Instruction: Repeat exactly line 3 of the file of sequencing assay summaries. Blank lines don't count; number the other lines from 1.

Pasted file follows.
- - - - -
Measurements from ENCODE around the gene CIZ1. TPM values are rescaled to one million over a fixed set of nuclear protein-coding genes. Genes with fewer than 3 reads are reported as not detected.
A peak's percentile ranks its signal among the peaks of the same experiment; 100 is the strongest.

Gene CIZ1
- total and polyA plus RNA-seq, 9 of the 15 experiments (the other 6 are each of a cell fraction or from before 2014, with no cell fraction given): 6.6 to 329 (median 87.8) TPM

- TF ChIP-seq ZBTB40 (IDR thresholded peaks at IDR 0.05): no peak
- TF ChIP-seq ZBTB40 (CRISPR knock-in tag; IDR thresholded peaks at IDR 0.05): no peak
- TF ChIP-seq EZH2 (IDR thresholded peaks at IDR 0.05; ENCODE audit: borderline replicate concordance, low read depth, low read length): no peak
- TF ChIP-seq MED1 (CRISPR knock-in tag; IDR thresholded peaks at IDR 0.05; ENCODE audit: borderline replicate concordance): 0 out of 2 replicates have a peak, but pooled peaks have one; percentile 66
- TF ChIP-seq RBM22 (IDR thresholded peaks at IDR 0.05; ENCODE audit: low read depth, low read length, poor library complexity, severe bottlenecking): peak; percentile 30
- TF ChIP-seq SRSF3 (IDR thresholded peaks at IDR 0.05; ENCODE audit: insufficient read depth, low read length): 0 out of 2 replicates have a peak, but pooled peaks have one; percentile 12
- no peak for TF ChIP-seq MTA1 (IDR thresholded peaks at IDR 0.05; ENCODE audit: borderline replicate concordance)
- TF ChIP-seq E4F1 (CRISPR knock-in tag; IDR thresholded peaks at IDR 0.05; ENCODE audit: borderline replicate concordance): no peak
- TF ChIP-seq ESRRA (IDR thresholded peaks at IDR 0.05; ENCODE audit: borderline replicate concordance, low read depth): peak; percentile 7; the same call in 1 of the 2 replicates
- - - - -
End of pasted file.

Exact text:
Gene CIZ1